A qualitative study published in Pain Medicine identified factors underlying participation in the Living Better Beyond Pain (LBBP), a self-management training program for patients with chronic pain, as well as benefits gained from participating in the program and barriers to participation.
Study participants (n=58) who completed the program; age, 35 to 70; primarily Hispanic and low-income) with chronic low back or lower extremity pain for >3 months were recruited from 2 primary care practices and an HIV clinic. Patients enrolled in the trial had been treated with opioid analgesics for ≥2 months in the past year. Of the 58 participants who completed the LBBP program, 20 were randomly selected to attend 2 focus groups (10 participants in each) during which they were trained in 8 LBBP topics and were evaluated at a 6-month follow-up. The investigators also performed telephone interviews with 17 patients who discontinued attendance in the focus groups.
According to the qualitative analysis of the discussions during each focus group, themes consistently associated with attitudes that improved LPPB program participation included: belief that only medications were inadequate for managing pain; desire to learn more regarding improved pain management and to reduce pain medications; and frustration with disability. Meeting other individuals with chronic pain and getting support from LBBP team members were also associated with improved program participation.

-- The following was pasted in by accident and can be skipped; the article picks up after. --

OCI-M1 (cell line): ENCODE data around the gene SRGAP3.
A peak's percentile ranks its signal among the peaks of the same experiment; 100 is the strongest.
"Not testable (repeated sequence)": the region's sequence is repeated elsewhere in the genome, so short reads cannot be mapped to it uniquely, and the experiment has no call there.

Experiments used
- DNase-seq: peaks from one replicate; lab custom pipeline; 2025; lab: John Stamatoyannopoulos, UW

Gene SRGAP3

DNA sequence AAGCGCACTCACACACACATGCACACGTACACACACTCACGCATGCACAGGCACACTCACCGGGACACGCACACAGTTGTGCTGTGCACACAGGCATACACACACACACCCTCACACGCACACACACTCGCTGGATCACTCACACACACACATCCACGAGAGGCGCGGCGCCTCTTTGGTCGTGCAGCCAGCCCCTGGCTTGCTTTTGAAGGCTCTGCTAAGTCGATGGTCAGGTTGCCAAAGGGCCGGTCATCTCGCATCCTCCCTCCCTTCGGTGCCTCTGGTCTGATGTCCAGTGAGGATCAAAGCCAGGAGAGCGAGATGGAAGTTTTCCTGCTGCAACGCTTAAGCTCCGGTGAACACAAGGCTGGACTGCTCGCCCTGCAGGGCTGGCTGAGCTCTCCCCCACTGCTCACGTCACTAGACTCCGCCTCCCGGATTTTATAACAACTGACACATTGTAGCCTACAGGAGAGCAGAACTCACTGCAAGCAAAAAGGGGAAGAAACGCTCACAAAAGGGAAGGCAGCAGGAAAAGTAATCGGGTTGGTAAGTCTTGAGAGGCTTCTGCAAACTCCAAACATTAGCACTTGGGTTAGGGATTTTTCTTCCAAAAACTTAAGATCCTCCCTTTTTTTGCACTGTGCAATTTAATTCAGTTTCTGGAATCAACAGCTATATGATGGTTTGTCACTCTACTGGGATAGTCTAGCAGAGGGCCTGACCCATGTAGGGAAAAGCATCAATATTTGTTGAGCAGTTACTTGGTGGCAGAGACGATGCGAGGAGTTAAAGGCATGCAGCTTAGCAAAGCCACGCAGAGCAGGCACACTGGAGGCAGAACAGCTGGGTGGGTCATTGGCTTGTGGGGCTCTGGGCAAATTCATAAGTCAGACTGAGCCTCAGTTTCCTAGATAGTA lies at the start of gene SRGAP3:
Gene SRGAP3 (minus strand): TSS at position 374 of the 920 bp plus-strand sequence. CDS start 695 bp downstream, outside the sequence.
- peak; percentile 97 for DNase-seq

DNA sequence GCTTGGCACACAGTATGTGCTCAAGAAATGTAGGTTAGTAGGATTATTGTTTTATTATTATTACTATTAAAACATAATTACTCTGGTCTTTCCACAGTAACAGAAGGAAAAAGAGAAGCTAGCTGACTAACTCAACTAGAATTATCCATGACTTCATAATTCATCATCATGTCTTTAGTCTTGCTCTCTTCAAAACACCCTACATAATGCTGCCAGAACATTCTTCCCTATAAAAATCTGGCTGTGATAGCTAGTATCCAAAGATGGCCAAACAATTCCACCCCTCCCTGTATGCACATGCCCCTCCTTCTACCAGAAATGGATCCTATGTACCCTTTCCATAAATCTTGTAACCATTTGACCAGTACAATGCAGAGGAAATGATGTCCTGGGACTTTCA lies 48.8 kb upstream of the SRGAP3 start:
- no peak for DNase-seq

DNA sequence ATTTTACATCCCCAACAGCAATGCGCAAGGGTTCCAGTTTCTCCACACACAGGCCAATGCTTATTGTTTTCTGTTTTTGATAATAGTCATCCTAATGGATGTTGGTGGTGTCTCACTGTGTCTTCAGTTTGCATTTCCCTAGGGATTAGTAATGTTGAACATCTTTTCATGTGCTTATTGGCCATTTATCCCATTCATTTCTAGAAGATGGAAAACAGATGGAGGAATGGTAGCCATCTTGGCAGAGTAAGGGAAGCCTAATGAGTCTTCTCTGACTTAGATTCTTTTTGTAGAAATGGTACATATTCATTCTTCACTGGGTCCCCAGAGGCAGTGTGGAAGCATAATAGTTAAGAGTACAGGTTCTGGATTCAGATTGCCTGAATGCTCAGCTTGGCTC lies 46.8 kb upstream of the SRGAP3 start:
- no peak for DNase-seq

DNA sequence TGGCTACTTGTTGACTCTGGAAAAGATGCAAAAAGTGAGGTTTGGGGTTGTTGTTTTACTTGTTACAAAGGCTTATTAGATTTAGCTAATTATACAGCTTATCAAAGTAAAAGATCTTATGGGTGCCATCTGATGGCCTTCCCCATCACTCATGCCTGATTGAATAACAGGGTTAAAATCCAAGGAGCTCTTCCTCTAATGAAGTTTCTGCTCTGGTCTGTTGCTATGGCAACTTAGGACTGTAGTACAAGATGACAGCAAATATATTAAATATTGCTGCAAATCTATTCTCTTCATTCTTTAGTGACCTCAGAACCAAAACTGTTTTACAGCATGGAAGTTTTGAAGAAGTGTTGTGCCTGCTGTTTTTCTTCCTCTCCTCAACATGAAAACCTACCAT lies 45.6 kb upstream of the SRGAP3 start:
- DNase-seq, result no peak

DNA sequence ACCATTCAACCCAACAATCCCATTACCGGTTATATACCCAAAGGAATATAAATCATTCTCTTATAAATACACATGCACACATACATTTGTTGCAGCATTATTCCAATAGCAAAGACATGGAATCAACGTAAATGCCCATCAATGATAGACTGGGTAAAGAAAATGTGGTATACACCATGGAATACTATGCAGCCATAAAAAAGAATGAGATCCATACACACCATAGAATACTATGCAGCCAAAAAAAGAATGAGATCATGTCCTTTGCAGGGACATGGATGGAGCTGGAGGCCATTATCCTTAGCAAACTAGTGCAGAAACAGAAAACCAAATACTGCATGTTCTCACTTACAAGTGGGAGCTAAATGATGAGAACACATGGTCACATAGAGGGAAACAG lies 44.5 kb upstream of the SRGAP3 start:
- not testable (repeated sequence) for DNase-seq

Attitudes associated with reduced program participation included believing it difficult to find time to travel to attend the program and being too busy with other priorities to participate. Activities within LPPB programs that were tailored for the disabled were found to promote program participation. Challenges associated with the LPPB program were maintenance of home-related activities, although maintaining such activities was found to be rewarding as it was associated with a need for fewer pain medications and increased daily function.
Limitations of the study include its small sample size and the collection of data from a single point in time.
“Our study emphasizes the need to build on the dissatisfaction of patients with chronic pain with their status quo of limited function and social isolation. Further, our participants acknowledged that they previously knew little about how to manage pain in order to reduce reliance on drugs that were not appreciably helping them,” concluded the study authors. “This study offers support for self-management training as an essential component of primary care for chronic pain.”
Turner BJ, Rodriguez N, Bobadilla R, Hernandez AE, Yin Z. Chronic pain self-management program for low-income patients: Themes from a qualitative inquiry [published online October 11, 2018]. Pain Med. doi:10.1093/pm/pny192